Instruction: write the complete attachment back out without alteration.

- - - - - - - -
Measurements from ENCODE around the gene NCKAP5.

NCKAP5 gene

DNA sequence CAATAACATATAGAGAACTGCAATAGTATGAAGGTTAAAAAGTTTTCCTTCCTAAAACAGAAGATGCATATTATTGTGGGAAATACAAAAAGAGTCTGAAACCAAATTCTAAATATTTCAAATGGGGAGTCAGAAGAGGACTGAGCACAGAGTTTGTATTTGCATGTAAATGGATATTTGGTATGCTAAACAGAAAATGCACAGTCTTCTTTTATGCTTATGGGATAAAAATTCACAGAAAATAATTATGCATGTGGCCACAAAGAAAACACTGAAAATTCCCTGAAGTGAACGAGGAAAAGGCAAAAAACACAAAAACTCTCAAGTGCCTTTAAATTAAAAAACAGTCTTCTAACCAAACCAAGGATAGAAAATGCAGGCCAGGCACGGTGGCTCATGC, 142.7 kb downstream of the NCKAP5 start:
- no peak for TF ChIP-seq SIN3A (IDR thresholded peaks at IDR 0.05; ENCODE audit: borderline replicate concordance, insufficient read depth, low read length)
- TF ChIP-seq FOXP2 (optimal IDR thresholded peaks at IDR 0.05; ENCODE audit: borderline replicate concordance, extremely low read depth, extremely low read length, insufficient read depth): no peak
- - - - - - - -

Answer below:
Measurements from ENCODE around the gene NCKAP5.

NCKAP5 gene

DNA sequence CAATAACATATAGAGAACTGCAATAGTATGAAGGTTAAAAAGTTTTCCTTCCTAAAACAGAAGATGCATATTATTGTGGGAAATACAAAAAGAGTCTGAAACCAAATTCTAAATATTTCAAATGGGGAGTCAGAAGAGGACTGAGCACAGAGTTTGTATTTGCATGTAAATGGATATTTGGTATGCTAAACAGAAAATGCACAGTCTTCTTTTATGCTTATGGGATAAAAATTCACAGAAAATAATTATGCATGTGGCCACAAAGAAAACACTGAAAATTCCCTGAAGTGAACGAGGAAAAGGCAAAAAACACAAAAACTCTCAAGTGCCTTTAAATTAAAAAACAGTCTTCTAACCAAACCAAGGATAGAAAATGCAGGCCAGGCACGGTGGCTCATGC, 142.7 kb downstream of the NCKAP5 start:
- no peak for TF ChIP-seq SIN3A (IDR thresholded peaks at IDR 0.05; ENCODE audit: borderline replicate concordance, insufficient read depth, low read length)
- TF ChIP-seq FOXP2 (optimal IDR thresholded peaks at IDR 0.05; ENCODE audit: borderline replicate concordance, extremely low read depth, extremely low read length, insufficient read depth): no peak